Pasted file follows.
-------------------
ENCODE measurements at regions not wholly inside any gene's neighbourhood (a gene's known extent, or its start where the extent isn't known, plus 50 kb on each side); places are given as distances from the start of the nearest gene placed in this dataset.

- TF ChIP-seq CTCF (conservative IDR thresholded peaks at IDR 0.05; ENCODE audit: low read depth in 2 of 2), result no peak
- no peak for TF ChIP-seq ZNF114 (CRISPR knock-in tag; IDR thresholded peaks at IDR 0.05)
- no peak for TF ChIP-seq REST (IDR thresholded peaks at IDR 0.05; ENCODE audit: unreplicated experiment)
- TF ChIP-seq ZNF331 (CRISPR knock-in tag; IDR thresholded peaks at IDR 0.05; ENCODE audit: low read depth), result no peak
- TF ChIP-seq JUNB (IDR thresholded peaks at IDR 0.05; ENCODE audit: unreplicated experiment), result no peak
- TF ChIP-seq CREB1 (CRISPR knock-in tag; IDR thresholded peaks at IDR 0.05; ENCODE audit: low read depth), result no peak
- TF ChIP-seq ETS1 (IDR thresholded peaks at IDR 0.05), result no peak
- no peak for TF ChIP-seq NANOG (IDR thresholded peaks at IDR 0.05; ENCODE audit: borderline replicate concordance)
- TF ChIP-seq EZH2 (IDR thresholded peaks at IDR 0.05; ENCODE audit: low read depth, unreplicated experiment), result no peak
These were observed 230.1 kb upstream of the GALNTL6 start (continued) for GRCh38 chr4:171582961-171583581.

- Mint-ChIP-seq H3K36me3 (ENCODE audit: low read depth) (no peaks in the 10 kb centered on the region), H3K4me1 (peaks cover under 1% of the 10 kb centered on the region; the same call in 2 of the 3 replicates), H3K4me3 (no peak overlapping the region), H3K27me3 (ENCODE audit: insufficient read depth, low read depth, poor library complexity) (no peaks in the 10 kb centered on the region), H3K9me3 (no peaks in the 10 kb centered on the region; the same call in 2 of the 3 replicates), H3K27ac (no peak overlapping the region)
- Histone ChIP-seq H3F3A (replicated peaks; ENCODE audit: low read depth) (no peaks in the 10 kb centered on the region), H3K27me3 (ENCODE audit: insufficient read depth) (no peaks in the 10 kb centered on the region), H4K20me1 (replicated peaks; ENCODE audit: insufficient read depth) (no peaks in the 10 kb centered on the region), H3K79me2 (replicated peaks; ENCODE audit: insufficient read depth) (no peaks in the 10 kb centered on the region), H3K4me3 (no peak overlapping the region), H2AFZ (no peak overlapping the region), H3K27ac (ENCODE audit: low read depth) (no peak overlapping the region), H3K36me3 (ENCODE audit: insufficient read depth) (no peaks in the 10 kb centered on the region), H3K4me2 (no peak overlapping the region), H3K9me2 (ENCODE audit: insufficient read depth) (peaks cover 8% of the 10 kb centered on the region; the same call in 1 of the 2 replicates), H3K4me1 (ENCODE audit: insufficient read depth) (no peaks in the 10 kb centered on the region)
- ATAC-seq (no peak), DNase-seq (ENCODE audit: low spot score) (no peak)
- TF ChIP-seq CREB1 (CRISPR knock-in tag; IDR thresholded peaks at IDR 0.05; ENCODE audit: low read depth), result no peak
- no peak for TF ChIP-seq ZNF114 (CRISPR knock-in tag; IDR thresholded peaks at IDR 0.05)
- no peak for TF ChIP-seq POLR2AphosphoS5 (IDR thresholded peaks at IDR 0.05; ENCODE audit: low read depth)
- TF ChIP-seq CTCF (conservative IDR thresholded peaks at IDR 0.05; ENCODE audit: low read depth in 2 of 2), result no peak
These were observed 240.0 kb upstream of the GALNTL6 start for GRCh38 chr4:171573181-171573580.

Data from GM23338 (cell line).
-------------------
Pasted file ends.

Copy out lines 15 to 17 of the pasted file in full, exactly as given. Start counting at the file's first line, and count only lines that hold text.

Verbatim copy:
- TF ChIP-seq CREB1 (CRISPR knock-in tag; IDR thresholded peaks at IDR 0.05; ENCODE audit: low read depth), result no peak
- no peak for TF ChIP-seq ZNF114 (CRISPR knock-in tag; IDR thresholded peaks at IDR 0.05)
- no peak for TF ChIP-seq POLR2AphosphoS5 (IDR thresholded peaks at IDR 0.05; ENCODE audit: low read depth)